Many people use the passage found in Matthew 19 as a reason to justify divorce in cases of adultery. However, many of those same people do not quote the entire passage in context. This is what Jesus had to say about divorce when questioned by religious leaders, “Haven’t you read that at the beginning the Creator ‘made them male and female,’ and said, ‘For this reason a man will leave his father and mother and be united to his wife, and the two will become one flesh’? So they are no longer two, but one flesh. Therefore what God has joined together, let no one separate.” But this response did not satisfy the religious leaders, so they asked, “Why then did Moses command that a man give his wife a certificate of divorce and send her away?” Notice what Jesus said in answer to their question: “Moses permitted you to divorce your wives because your hearts were hard. But it was not this way from the beginning” (Matthew 19:3-8). Moses, a hot-headed and imperfect human being, allowed the people he led to divorce, not because divorce is the will of God but rather because the hearts of men are so hardened and calloused. Notice, too, that Moses made the concession, not God. Divorce is not what God intended for marriage, and Jesus points this fact out by referring to the creation of marriage in the Book of Genesis.
I remember the day that God revealed this truth to me. I was sitting at the dining room table talking to my mother-in-law. I was sharing with her how God would not release me to leave my husband. I will admit that I was struggling with this issue. I was hurting so badly and was in profound pain, and I wanted the pain to end. I wanted a way out of my marriage. But God was having nothing to do with that. He reminded me of the passage in Matthew 19 and told me to take note of two things. The first was who made the concession and the second was why the concession was made. I reread the passage and immediately understood why God directed me to it. In verse 9, it appears that God does allow divorce in the case of infidelity. However, as I read the verse again and reread it in context with all of the Bible’s teachings about divorce, God strongly spoke to me: “Just because I say something is okay in my word does NOT mean that is what I want you to do.” He then directed me to 1 Corinthians 6:12, which says, “Everything is permissible for me, but not everything is helpful” (HCSB). Other versions of the Bible use the words “expedient” (KJV), “beneficial” (NIV), and “profitable” (NASB) instead of “helpful”. In other words, I had the freedom to choose, but not all the options would have been right or beneficial.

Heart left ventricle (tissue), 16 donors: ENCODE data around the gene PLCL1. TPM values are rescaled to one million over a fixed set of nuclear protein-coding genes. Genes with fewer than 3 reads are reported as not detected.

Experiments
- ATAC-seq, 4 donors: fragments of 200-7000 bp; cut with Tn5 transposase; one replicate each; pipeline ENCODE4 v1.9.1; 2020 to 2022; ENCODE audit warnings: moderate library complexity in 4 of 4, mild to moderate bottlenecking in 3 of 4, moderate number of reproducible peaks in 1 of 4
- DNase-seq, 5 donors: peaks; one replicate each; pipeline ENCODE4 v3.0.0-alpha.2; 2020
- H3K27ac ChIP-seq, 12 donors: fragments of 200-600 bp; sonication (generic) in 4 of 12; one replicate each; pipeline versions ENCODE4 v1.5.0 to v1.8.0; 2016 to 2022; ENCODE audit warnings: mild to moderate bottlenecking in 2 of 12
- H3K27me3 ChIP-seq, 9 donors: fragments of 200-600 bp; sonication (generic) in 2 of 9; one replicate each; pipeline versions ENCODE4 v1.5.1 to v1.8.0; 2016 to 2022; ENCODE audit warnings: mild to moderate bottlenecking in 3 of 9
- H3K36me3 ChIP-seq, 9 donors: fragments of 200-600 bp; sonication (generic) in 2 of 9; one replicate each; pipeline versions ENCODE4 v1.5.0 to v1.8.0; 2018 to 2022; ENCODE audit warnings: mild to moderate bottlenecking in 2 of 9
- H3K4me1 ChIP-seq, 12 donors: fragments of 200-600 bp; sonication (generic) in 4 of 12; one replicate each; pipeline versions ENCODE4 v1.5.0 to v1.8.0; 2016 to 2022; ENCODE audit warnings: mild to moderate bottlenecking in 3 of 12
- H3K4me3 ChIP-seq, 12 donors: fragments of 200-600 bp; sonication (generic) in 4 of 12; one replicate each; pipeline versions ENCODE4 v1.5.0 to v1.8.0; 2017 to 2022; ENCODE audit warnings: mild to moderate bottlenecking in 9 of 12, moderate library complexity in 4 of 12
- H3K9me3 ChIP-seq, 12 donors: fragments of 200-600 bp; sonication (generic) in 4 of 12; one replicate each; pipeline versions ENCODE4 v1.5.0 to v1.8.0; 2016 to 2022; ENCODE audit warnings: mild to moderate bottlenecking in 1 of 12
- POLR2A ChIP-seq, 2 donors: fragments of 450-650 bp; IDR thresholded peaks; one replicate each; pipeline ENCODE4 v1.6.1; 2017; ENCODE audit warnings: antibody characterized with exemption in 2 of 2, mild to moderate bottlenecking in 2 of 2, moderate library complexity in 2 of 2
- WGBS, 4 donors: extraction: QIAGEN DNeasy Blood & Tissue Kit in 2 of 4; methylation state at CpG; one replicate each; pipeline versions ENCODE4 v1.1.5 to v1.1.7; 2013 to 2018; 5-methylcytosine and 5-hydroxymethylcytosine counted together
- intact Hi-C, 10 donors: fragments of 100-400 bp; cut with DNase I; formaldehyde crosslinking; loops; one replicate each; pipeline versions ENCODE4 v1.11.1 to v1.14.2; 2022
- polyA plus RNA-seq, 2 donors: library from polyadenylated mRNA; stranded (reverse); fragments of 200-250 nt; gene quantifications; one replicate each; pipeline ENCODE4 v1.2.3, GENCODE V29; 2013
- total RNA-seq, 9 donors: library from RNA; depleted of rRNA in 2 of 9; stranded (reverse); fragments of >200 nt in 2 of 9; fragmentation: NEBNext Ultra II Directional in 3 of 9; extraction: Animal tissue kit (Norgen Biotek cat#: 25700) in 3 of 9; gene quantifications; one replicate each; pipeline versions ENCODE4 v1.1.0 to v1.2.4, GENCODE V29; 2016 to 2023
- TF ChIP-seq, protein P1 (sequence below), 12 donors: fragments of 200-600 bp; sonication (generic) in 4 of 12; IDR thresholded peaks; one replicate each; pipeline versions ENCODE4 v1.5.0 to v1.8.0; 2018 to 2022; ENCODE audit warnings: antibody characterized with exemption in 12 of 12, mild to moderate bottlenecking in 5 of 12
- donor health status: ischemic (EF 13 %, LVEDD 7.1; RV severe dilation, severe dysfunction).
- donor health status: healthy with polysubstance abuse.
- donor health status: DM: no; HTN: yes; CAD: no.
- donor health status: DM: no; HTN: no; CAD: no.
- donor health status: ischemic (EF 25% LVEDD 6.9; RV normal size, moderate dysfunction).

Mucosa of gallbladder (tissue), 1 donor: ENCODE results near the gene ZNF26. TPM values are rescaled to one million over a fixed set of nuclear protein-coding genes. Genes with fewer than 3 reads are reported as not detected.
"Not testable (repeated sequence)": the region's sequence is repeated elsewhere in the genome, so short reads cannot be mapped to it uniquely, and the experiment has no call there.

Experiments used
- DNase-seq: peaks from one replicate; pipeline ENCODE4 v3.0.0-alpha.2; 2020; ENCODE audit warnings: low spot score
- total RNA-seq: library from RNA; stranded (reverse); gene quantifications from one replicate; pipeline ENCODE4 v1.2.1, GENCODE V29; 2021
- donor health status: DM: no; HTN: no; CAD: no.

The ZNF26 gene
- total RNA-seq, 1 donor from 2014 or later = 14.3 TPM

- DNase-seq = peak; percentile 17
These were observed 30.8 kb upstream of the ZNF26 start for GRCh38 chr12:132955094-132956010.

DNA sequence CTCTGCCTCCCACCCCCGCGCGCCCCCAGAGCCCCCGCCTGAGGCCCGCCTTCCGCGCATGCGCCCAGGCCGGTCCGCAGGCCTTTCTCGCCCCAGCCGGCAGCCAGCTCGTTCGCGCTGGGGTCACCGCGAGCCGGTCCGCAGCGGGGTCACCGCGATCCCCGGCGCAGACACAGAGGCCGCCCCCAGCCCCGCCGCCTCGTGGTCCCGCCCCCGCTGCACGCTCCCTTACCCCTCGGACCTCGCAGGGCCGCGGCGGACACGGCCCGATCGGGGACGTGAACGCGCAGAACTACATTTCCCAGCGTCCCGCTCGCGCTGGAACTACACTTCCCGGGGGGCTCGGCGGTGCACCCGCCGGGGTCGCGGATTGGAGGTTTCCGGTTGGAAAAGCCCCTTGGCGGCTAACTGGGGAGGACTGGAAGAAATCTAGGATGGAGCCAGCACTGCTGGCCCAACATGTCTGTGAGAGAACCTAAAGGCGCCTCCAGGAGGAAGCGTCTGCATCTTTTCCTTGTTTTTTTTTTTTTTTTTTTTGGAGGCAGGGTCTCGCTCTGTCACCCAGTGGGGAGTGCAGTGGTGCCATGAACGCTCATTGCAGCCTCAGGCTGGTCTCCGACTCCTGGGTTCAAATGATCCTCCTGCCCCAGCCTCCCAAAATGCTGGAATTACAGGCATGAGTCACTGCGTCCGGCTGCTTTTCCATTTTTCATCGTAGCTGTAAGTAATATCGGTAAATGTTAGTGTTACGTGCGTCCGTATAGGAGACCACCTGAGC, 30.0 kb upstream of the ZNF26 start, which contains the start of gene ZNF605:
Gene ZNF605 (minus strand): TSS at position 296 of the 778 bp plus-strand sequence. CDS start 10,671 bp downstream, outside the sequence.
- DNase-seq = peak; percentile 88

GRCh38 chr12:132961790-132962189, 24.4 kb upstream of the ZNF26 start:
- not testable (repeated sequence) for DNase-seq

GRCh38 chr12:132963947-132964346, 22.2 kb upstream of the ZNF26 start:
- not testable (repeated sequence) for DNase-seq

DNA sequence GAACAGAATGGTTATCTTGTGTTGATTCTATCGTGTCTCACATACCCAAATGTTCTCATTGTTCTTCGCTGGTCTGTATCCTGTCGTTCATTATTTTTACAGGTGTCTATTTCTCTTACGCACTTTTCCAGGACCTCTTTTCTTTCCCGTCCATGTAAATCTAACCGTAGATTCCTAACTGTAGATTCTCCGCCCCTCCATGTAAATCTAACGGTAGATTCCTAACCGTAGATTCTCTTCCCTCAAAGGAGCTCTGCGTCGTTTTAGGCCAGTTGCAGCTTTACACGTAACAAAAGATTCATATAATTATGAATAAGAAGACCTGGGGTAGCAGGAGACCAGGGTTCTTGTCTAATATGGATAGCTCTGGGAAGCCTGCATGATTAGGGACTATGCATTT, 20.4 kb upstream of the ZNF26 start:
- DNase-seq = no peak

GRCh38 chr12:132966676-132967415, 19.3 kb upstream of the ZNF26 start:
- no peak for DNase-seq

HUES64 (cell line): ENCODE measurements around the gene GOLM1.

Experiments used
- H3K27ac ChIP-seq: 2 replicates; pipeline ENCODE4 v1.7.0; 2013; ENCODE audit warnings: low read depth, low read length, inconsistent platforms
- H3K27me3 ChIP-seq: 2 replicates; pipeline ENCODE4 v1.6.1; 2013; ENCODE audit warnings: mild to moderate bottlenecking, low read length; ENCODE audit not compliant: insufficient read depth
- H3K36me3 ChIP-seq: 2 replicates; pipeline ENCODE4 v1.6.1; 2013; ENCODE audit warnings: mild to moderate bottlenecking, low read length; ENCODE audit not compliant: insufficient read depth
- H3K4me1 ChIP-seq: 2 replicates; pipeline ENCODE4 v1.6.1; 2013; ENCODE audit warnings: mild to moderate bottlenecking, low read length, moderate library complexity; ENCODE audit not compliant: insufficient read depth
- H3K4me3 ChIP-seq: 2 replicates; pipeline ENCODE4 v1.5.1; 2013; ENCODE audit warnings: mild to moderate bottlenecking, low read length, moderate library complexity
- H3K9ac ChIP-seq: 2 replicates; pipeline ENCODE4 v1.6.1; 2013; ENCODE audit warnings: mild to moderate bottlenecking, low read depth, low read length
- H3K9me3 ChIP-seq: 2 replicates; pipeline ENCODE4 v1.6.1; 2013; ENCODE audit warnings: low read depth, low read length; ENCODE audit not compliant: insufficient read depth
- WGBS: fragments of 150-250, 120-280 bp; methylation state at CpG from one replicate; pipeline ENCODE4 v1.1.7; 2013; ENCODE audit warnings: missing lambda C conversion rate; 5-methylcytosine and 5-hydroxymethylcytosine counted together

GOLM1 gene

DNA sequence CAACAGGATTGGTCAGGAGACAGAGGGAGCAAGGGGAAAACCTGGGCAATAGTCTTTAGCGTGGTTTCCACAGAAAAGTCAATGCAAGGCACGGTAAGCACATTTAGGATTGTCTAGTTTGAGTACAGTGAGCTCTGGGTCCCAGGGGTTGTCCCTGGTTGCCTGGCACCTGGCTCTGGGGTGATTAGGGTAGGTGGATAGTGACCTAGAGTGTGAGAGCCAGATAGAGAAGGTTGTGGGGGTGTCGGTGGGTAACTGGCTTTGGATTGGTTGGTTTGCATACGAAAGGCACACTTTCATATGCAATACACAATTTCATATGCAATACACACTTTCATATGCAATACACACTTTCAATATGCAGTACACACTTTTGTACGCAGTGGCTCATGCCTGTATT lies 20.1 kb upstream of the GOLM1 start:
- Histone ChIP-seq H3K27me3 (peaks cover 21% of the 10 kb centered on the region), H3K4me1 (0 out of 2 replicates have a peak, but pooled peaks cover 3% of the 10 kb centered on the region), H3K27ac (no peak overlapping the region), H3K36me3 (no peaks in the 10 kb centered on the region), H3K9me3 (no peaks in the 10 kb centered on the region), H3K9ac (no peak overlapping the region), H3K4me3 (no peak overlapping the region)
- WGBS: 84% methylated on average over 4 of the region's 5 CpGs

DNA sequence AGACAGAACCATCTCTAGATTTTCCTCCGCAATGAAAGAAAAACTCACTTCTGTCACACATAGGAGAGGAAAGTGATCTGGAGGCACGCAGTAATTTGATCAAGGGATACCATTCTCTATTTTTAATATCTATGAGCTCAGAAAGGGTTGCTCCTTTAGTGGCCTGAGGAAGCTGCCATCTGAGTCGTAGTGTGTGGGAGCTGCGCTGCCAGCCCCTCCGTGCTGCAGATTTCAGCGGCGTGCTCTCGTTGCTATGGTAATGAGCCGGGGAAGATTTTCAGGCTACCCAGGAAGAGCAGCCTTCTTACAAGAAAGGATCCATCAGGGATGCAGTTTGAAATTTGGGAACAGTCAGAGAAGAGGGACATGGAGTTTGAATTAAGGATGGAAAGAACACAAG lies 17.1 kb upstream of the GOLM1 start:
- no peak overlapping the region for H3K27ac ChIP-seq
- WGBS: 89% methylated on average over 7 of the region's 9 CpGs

I admit this message is not one I wanted to hear. I had been wrestling with God about leaving my husband, and I was looking for any passage in the Bible that would have justified my leaving. I had been pleading with God to let me leave my husband, but every time I begged Him, he simply said, “I HATE divorce.” At the time, I did not realize why God hates divorce, because my understanding of covenant relationships was inadequate and incorrect. However, now that I am on the other side of what Satan used to try to destroy my marriage, I comprehend why God refused to release me from my marriage. Marriage, as designed and ordained by God, is one way that God can bring glory to Himself and demonstrate his miraculous redemptive plan. Marriage is a representation of the relationship Jesus has with the Church, and it is a magnificent and glorious unfolding of the unconditional, persevering, and perfect love of God. All of these are messages that the world desperately needs to see in action. Simply put, I could not bail out on my husband in spite of his unfaithfulness because God has never bailed out on me. As a Christian, I am to live a life worthy of the high calling of Christ—a life that is surrendered to God’s plan even when it is beyond my understanding. As a disciple of Christ, I am to follow Him and His example. His way is faithful even when I am faithless and unfaithful. Because Jesus has demonstrated these characteristics of Himself to me, I was to freely give these same graces to my husband.